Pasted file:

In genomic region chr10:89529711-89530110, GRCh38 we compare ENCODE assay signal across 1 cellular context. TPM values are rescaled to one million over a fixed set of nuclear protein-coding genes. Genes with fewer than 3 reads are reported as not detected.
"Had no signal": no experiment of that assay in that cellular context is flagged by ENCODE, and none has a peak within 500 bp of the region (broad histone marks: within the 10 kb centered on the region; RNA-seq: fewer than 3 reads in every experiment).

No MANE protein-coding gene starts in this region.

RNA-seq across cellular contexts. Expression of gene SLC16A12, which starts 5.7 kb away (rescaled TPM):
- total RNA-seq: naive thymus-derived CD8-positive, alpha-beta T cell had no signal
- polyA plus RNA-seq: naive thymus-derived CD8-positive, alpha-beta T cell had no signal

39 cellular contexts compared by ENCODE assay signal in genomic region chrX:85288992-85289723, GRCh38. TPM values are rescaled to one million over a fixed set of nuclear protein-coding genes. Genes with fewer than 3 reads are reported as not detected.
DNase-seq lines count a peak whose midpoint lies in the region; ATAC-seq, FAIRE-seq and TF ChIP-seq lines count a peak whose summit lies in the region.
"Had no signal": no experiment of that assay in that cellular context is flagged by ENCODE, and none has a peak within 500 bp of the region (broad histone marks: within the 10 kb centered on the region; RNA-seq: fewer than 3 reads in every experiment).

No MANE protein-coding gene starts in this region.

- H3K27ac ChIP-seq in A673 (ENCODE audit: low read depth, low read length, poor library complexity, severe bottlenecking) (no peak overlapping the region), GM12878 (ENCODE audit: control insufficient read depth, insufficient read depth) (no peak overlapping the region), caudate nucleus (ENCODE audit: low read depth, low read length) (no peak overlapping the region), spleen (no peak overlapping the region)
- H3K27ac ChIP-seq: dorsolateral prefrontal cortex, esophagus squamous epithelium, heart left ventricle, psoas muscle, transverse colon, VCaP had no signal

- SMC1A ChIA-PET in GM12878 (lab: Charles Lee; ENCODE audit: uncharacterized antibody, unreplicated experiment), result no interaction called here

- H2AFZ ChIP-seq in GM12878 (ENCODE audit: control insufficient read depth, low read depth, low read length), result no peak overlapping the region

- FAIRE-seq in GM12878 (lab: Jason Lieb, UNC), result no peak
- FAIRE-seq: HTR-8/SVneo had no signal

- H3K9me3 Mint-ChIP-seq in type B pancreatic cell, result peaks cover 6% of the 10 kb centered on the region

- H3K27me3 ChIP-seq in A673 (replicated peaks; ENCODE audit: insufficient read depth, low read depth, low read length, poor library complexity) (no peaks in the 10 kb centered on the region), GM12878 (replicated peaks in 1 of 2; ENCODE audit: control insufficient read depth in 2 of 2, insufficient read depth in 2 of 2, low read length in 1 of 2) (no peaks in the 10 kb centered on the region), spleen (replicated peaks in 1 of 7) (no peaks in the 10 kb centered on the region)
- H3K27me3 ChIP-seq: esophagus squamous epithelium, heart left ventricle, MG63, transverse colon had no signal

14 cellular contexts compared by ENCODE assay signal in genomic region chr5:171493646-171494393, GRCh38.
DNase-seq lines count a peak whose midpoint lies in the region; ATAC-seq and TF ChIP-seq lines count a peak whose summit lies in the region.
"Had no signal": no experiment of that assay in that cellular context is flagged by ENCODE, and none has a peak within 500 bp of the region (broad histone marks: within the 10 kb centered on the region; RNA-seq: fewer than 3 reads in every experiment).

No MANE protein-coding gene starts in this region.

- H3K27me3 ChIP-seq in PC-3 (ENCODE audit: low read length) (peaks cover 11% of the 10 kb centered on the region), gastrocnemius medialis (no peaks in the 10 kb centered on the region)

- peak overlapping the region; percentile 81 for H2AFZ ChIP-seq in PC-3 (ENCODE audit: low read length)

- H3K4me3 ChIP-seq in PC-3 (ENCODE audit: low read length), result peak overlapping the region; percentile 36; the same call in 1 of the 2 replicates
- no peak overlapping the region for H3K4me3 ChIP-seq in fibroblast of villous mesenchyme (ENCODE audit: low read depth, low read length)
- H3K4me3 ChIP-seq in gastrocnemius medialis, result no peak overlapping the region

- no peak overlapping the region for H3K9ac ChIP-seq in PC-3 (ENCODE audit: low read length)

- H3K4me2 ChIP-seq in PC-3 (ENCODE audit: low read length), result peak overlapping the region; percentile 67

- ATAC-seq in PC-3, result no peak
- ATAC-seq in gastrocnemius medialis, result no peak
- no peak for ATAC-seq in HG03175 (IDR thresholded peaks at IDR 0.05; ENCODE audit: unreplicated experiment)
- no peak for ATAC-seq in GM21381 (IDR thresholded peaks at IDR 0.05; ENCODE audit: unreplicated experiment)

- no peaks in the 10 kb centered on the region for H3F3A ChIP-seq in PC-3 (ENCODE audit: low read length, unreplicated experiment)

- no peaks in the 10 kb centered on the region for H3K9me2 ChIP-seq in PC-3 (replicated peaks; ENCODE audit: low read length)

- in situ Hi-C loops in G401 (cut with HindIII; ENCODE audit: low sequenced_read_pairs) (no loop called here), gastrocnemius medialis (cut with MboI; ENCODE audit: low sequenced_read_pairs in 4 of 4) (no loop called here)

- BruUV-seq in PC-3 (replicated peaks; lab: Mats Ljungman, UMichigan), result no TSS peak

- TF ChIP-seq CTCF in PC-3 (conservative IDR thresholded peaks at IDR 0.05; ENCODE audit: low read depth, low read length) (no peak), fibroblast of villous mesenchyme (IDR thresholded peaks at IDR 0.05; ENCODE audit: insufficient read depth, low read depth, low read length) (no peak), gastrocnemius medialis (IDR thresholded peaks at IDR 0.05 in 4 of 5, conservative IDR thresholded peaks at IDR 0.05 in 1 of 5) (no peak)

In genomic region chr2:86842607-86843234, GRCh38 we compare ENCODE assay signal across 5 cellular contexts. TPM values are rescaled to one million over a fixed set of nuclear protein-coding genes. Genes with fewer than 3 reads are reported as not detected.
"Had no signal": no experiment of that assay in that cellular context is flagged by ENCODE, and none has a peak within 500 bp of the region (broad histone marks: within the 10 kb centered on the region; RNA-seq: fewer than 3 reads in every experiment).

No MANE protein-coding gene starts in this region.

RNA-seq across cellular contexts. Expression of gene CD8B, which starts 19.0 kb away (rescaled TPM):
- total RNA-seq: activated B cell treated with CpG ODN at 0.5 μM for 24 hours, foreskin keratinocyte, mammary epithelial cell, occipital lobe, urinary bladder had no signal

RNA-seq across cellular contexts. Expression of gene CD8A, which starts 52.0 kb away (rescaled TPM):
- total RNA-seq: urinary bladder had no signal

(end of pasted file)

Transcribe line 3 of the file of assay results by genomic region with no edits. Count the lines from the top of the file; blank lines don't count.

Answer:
No MANE protein-coding gene starts in this region.